'It Is a Human Issue'
The author is a teacher and bilingual literacy specialist at Walton Junior High School in Bentonville, Ark.
In the northwest corner of Arkansas where I live and work, the trucking industry, poultry business, and one of the world's largest retailers have created a job market that is groaning for people who are willing to work. And thousands are arriving.
As their children enter my classroom, I know what is going on in their active minds. They don't externalize it; it's always in their eyes. These students struggle with the unmanageable chaos of linguistic development. They struggle to develop selfhood.
My students seem to come from nowhere and have no place to go. They face a society that is often unmoved by their presence.
But I am fortunate enough to work in a school district that embraces cultural diversity as an asset. The principal of Walton Junior High School and I agree that none of the immigrants in our school should be culturally overwhelmed. All of the students and teachers in our school must step out of their cultural backgrounds and shed their ethnocentrism.
To help them do so, we developed Hints for Individualized Spectacular Second Language Instruction. Project H.I.S.S.I. is in its first year at Walton Junior High School in Bentonville. The program attempts to link the assessment, curriculum, and instruction of English to speakers of other languages. Our school's goal is to instruct all students in English while retaining the national identity of students in Bentonville's multicultural society.
Project H.I.S.S.I. strives to retain the primary language of its Hispanic students, teaching true bilingualism. They receive academic tutoring in their primary language every other day and daily instruction in English as a second language within the regular classroom.
I teach basic English to my students through literature, history, sciences, and other content areas. Comprehending what they are reading in English, not merely reading English, is the aim for these students, whom we prefer to call 'potentially English proficient.'
Although the program directly serves only the students in our junior high, it aims to benefit all students, their families, and the community. The students visit various community centers and schools to share their work and projects. In this way, the Senior Adult Center, preschool center, and adjacent elementary school will benefit from the education of these bilingual students. Further down the line, the business community will profit from this literacy program as these students become competent participants in the workforce.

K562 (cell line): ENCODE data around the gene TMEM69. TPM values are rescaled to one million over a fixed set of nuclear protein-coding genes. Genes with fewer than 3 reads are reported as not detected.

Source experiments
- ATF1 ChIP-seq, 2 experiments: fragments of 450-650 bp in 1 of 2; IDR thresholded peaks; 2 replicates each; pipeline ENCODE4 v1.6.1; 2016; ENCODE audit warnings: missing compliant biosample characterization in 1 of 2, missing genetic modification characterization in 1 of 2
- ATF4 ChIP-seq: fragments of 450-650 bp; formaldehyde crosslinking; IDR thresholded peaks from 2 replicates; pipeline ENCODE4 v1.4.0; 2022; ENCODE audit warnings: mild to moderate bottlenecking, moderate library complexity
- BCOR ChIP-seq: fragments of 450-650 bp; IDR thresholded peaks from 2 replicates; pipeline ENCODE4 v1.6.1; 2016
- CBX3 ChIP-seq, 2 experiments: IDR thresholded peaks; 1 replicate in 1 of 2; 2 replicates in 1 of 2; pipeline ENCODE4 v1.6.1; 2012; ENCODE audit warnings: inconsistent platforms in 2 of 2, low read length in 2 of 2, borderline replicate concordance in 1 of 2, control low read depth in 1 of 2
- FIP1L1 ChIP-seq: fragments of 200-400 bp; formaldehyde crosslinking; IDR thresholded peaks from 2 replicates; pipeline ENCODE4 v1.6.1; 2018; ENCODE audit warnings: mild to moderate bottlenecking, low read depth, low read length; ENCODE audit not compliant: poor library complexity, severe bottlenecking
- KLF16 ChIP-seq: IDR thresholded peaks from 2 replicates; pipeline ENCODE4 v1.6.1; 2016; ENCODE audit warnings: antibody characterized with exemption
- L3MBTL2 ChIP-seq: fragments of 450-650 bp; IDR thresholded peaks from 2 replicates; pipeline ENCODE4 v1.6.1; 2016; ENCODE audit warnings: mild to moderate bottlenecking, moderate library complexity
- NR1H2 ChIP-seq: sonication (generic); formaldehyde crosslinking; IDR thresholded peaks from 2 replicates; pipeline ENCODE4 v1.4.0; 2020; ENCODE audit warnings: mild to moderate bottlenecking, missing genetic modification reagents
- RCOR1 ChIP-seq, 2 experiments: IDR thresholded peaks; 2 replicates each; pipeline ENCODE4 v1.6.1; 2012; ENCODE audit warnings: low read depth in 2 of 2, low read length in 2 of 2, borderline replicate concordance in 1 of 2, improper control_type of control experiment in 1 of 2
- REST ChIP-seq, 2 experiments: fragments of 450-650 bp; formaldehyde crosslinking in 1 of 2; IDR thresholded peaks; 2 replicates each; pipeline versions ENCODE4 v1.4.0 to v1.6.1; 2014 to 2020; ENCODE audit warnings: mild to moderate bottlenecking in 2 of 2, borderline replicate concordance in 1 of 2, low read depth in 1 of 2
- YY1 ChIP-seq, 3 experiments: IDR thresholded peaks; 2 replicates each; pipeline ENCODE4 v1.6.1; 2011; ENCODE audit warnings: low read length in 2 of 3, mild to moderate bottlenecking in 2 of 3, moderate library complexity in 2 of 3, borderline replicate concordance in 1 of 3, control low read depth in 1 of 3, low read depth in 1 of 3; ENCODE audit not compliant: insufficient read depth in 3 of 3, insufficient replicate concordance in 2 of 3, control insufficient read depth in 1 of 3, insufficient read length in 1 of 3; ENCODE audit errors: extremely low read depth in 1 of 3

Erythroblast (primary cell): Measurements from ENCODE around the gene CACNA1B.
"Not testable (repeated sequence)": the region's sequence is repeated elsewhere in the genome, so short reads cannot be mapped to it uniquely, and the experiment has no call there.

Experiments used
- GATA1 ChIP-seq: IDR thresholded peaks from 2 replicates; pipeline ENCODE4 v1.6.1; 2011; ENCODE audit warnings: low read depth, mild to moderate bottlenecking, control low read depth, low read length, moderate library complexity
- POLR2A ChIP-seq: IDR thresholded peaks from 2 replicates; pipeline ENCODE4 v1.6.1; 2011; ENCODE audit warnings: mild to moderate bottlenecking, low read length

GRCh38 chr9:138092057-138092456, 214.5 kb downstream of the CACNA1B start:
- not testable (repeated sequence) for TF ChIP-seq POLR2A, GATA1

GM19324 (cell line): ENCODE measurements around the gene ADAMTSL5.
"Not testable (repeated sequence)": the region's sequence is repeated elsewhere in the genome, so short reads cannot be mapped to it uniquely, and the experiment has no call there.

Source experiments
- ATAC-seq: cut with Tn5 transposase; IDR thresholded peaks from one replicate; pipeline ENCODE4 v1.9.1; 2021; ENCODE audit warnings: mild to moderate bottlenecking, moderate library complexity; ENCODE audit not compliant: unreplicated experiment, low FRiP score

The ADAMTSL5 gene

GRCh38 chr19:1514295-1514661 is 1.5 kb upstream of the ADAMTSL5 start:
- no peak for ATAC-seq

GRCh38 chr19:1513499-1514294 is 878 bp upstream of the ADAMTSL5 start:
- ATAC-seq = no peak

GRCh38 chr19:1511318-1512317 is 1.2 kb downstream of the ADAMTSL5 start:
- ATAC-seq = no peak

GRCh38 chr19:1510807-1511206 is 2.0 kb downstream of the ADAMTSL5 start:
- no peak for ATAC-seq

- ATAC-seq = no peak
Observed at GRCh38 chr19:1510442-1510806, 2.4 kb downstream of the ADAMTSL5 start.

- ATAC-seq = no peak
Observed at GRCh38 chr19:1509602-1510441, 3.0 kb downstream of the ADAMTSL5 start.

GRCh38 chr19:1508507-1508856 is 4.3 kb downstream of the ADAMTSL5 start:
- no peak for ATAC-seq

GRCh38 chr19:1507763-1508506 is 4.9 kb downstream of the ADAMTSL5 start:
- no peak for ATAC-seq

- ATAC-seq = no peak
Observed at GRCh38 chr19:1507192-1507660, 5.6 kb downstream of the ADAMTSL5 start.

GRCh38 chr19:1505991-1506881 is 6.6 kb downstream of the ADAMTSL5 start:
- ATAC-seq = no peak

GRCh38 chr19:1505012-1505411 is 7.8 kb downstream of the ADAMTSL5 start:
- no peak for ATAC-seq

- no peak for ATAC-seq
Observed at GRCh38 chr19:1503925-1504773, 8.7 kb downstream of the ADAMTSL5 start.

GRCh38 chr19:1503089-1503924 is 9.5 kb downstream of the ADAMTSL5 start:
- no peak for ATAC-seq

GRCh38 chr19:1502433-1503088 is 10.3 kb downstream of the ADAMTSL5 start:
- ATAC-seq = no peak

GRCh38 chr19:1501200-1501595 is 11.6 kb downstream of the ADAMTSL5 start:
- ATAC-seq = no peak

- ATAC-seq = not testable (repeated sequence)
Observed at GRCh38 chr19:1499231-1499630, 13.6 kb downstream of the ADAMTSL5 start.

Students involved in Project H.I.S.S.I. also practice their native language by tutoring others studying Spanish as a foreign language. Pep students get a chance to be the 'experts,' teaching English-speaking students about foreign cultures. We hold food units, learning about and sampling international foods; encourage pep students to teach others about the art and music of their country; and invite parents and other family members to visit the classroom as guest speakers.
Professional development is a critical component for teachers like me who are educating a radically changed student body. The University of Arkansas offers conference programs empowering educators and community leaders with practical applications and suggestions. The Desegregation Assistance Center in San Antonio provides assistance in working with diverse populations within a district. The Arkansas Department of Education Title VII programs offer money for staff development for E.S.L. programs in the state.
Panels of educators from all neighboring school districts meet for discussions, sharing possible actions and training for school staffs. In-service sessions at many districts now include basic Spanish instruction for staff members.
Because the education of immigrants impacts all of Bentonville, the entire community has pitched in to help the schools in the effort. Language majors at the University of Arkansas volunteer time in the public schools on a weekly basis for tutoring E.S.L. students. Churches, community organizations, and literacy councils have become active in developing programs and providing tutoring for the E.S.L.population.
Finally, schools and businesses have become collaborative partners in educating and teaching English to immigrant students and their families. Adult education centers and district language teachers provide on-site language training to area industries, like banks, that work with large numbers of the Hispanic community. In short, the entire Bentonville community has risen to the challenge of educating the new Hispanic population.
I want my immigrant students to have the promise of future happiness. I want to provide them with the tools and the courage to struggle to selfhood. They must find self-discovery and become independent persons in order for society to realize the many benefits of these bright, creative students.
Immigration is not a federal, state, or local issue. Immigration is a human issue. We all benefit from a literate society. So all of us need to share equally in the responsibility of developing one.
Vol. 14, Issue 17